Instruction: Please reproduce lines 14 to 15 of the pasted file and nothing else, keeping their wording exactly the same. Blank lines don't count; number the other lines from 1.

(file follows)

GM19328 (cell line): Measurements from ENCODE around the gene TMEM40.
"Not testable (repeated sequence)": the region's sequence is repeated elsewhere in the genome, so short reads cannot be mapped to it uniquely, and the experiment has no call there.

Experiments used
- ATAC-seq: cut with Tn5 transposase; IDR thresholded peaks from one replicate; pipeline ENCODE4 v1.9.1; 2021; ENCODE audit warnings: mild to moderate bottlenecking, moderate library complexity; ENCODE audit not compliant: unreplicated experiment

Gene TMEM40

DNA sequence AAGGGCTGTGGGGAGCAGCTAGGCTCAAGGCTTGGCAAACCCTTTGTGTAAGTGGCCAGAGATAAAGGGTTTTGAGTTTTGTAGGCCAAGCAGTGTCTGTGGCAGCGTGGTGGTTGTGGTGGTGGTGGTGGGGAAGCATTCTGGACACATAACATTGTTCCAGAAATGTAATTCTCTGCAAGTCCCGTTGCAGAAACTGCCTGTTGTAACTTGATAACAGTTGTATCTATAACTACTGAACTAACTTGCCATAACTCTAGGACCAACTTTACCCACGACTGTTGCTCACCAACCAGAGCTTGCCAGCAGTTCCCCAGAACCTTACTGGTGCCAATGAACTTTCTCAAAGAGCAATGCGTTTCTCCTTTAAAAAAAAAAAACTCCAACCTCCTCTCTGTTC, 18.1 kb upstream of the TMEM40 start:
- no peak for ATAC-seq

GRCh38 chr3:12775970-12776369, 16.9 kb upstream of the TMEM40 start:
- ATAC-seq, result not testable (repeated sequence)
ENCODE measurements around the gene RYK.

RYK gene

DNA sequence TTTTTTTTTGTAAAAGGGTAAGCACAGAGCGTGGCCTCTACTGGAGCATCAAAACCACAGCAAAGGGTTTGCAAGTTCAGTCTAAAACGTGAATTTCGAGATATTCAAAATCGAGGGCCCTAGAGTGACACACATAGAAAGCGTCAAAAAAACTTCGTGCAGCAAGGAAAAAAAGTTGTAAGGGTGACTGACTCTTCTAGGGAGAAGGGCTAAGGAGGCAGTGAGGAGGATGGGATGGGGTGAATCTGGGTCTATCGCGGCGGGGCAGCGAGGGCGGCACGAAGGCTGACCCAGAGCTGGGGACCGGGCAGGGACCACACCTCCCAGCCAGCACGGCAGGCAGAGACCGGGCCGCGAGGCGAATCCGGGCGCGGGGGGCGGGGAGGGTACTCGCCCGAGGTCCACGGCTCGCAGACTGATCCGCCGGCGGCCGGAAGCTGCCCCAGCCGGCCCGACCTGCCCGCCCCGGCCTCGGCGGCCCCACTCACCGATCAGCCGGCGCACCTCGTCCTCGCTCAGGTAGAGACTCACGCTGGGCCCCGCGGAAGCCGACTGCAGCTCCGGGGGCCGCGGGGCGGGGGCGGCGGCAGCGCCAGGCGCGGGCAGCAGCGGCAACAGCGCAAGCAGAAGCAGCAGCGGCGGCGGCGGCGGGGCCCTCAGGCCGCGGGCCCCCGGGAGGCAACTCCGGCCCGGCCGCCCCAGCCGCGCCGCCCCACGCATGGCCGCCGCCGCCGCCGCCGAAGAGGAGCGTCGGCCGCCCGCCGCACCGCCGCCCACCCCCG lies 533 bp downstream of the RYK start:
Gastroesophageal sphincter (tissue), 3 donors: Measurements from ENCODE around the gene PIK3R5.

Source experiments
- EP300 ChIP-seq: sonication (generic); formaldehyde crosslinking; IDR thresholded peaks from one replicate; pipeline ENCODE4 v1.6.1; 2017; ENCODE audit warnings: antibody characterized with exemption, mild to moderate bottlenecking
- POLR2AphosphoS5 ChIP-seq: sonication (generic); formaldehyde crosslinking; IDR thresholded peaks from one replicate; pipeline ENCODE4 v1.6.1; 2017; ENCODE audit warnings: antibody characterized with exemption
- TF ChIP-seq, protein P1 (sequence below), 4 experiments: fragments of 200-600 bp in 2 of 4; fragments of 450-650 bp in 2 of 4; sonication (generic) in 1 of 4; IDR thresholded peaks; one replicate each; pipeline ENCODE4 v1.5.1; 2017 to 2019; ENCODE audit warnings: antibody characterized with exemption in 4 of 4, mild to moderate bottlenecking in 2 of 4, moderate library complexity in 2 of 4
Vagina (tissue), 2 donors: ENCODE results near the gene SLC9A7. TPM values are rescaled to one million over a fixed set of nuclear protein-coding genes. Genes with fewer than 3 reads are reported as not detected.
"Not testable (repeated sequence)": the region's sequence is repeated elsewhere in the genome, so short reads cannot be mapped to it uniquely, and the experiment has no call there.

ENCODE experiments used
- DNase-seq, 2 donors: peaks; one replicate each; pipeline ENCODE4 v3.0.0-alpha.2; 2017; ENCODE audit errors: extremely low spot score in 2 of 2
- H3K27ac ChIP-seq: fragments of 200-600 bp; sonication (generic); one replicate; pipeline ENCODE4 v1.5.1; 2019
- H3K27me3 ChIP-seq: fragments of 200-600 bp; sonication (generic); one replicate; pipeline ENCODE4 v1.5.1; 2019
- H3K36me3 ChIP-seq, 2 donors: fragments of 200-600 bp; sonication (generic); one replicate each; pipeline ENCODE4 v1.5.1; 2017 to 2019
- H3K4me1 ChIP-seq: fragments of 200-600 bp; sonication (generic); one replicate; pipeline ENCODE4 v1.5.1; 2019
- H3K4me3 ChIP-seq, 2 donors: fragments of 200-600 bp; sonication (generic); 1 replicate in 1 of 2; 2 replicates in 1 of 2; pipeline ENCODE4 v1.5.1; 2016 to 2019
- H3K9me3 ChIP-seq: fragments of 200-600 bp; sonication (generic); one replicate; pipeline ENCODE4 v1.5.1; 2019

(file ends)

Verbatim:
Source experiments
- EP300 ChIP-seq: sonication (generic); formaldehyde crosslinking; IDR thresholded peaks from one replicate; pipeline ENCODE4 v1.6.1; 2017; ENCODE audit warnings: antibody characterized with exemption, mild to moderate bottlenecking